MRS. FAINALL, FOIBLE.
MRS. FAIN. O Foible, I have been in a fright, lest I should come too late. That devil, Marwood, saw you in the park with Mirabell, and I'm afraid will discover it to my lady.
FOIB. Discover what, madam?
MRS. FAIN. Nay, nay, put not on that strange face. I am privy to the whole design, and know that Waitwell, to whom thou wert this morning married, is to personate Mirabell's uncle, and, as such winning my lady, to involve her in those difficulties from which Mirabell only must release her, by his making his conditions to have my cousin and her fortune left to her own disposal.
FOIB. O dear madam, I beg your pardon. It was not my confidence in your ladyship that was deficient; but I thought the former good correspondence between your ladyship and Mr. Mirabell might have hindered his communicating this secret.
MRS. FAIN. Dear Foible, forget that.
FOIB. O dear madam, Mr. Mirabell is such a sweet winning gentleman. But your ladyship is the pattern of generosity. Sweet lady, to be so good! Mr. Mirabell cannot choose but be grateful. I find your ladyship has his heart still. Now, madam, I can safely tell your ladyship our success: Mrs. Marwood had told my lady, but I warrant I managed myself. I turned it all for the better. I told my lady that Mr. Mirabell railed at her. I laid horrid things to his charge, I'll vow; and my lady is so incensed that she'll be contracted to Sir Rowland to-night, she says; I warrant I worked her up that he may have her for asking for, as they say of a Welsh maidenhead.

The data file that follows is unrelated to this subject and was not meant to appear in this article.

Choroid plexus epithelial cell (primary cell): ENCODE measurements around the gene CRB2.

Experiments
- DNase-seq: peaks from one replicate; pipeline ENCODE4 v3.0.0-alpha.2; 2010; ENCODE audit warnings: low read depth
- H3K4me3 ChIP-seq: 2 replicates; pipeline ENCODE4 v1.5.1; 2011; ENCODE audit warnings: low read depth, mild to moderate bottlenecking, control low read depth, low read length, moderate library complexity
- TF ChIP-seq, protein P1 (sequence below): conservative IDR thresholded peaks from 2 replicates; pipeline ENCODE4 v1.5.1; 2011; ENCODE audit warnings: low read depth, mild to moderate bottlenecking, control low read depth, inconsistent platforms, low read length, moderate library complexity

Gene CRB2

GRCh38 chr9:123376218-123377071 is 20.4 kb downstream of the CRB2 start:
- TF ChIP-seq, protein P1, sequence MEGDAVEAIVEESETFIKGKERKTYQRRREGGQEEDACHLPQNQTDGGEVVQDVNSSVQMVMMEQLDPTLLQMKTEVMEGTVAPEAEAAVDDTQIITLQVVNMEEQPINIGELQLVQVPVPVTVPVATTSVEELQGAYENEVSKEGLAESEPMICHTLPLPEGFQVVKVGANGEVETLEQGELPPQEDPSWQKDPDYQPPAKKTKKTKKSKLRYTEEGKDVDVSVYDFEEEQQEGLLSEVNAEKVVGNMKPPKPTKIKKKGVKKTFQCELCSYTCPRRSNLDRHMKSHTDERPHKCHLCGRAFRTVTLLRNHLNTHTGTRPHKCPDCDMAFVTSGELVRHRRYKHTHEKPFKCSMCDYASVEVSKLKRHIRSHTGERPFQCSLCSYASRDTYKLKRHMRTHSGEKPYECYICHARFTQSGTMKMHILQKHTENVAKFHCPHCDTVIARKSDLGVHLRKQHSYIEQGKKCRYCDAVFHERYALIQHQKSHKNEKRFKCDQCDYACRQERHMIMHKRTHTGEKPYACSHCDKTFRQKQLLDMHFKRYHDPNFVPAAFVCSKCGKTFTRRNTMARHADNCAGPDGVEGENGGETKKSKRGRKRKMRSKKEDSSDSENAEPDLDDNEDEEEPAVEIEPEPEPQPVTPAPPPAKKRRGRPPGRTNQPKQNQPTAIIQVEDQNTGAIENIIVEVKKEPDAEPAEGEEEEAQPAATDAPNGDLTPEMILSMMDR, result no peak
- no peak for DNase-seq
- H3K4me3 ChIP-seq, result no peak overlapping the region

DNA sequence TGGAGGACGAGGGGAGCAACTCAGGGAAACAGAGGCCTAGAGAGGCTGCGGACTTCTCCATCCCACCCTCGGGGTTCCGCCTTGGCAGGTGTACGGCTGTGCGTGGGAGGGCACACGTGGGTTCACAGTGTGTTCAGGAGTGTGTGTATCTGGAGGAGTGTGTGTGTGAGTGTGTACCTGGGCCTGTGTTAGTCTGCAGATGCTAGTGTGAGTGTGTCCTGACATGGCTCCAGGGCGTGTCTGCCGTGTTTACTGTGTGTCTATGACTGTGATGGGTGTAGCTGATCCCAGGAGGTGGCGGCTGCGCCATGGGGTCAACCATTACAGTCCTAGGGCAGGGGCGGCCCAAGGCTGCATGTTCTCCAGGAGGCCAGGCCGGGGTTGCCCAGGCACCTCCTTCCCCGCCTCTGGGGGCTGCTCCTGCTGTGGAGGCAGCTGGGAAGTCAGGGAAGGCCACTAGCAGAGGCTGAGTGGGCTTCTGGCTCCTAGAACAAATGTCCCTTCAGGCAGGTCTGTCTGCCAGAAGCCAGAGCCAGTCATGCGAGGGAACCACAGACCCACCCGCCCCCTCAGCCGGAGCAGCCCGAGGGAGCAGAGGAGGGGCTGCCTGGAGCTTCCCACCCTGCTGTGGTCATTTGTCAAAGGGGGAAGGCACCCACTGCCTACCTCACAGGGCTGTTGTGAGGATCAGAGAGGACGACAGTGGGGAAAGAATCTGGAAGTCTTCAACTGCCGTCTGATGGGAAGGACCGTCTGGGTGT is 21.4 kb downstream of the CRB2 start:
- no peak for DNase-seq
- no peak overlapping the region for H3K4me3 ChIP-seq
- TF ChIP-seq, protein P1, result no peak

MRS. FAIN. O rare Foible!
FOIB. Madam, I beg your ladyship to acquaint Mr. Mirabell of his success. I would be seen as little as possible to speak to him — besides, I believe Madam Marwood watches me. She has a month's mind; but I know Mr. Mirabell can't abide her. [Calls.] John, remove my lady's toilet. Madam, your servant. My lady is so impatient, I fear she'll come for me, if I stay.
MRS. FAIN. I'll go with you up the back stairs, lest I should meet her.